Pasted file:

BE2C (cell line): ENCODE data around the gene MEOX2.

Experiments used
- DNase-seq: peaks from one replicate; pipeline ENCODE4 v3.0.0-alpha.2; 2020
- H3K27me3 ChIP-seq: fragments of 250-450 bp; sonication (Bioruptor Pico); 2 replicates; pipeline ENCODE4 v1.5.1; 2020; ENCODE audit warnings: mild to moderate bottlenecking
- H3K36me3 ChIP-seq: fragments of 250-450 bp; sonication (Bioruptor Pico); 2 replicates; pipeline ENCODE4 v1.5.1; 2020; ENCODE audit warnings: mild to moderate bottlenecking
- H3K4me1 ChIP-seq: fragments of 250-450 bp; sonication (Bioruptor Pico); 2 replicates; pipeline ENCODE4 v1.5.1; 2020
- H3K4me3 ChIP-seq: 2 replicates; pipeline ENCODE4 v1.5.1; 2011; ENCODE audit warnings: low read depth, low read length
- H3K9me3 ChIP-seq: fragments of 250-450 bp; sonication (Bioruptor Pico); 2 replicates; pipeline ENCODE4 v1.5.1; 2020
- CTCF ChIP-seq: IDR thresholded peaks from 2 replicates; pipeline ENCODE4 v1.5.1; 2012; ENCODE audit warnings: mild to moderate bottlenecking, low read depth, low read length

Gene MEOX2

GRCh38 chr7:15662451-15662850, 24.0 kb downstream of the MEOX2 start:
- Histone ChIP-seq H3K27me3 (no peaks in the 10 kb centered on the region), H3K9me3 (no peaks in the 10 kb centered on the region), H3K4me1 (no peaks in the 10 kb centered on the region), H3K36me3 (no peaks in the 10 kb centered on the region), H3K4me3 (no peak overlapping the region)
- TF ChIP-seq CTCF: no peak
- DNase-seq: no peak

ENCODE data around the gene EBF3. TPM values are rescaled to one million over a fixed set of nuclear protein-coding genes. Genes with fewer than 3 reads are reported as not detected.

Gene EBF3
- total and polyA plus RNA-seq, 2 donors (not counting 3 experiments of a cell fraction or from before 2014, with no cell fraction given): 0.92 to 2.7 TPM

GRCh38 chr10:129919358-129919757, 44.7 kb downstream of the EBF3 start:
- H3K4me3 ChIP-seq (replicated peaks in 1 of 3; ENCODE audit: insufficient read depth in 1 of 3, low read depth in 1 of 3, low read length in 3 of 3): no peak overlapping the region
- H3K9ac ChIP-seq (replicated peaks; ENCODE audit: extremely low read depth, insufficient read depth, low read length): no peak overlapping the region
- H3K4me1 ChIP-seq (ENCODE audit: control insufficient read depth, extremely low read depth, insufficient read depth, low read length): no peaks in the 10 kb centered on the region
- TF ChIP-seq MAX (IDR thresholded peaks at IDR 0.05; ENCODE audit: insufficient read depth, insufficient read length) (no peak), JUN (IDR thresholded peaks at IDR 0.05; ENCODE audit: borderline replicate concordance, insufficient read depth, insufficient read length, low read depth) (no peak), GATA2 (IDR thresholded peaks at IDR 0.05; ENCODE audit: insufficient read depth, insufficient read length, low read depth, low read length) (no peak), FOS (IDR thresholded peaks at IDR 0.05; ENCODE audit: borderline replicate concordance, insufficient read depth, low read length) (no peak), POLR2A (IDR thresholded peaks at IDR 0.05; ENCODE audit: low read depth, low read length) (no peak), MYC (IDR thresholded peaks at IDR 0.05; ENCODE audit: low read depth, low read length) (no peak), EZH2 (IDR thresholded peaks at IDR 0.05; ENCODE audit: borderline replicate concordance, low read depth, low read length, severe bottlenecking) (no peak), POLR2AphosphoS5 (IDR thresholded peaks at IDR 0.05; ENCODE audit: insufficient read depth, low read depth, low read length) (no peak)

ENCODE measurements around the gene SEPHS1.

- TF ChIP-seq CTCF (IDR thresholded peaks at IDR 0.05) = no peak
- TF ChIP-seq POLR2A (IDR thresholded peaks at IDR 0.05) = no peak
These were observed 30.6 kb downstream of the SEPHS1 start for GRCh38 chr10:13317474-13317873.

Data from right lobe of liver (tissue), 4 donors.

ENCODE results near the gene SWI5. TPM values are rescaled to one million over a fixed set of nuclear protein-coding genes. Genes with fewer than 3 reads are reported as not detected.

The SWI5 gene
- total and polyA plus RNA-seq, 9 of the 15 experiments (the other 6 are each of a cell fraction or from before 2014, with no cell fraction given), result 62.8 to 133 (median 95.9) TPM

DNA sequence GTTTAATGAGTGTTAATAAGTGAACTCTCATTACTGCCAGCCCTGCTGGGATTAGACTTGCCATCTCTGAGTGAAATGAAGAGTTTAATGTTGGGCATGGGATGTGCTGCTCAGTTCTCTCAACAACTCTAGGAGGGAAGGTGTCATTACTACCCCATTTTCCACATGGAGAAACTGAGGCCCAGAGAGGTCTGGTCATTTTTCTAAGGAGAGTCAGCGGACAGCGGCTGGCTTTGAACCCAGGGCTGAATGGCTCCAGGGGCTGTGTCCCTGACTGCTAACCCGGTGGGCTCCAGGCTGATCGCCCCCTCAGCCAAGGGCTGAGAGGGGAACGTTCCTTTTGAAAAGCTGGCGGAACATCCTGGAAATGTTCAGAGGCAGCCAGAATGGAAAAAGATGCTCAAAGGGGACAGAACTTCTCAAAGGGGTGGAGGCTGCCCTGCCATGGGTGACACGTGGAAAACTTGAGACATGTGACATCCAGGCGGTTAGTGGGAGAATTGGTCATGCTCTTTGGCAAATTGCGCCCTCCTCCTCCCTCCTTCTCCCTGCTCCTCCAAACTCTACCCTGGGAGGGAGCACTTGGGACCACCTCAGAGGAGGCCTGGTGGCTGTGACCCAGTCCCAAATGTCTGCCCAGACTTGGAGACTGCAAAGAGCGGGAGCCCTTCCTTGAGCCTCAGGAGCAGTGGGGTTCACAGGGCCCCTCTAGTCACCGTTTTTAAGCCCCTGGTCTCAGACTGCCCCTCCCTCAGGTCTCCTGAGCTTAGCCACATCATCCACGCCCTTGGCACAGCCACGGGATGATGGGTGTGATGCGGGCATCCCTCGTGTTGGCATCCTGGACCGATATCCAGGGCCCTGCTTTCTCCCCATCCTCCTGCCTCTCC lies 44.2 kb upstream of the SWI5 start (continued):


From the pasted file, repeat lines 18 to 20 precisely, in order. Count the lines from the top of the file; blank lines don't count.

GRCh38 chr10:129919358-129919757, 44.7 kb downstream of the EBF3 start:
- H3K4me3 ChIP-seq (replicated peaks in 1 of 3; ENCODE audit: insufficient read depth in 1 of 3, low read depth in 1 of 3, low read length in 3 of 3): no peak overlapping the region
- H3K9ac ChIP-seq (replicated peaks; ENCODE audit: extremely low read depth, insufficient read depth, low read length): no peak overlapping the region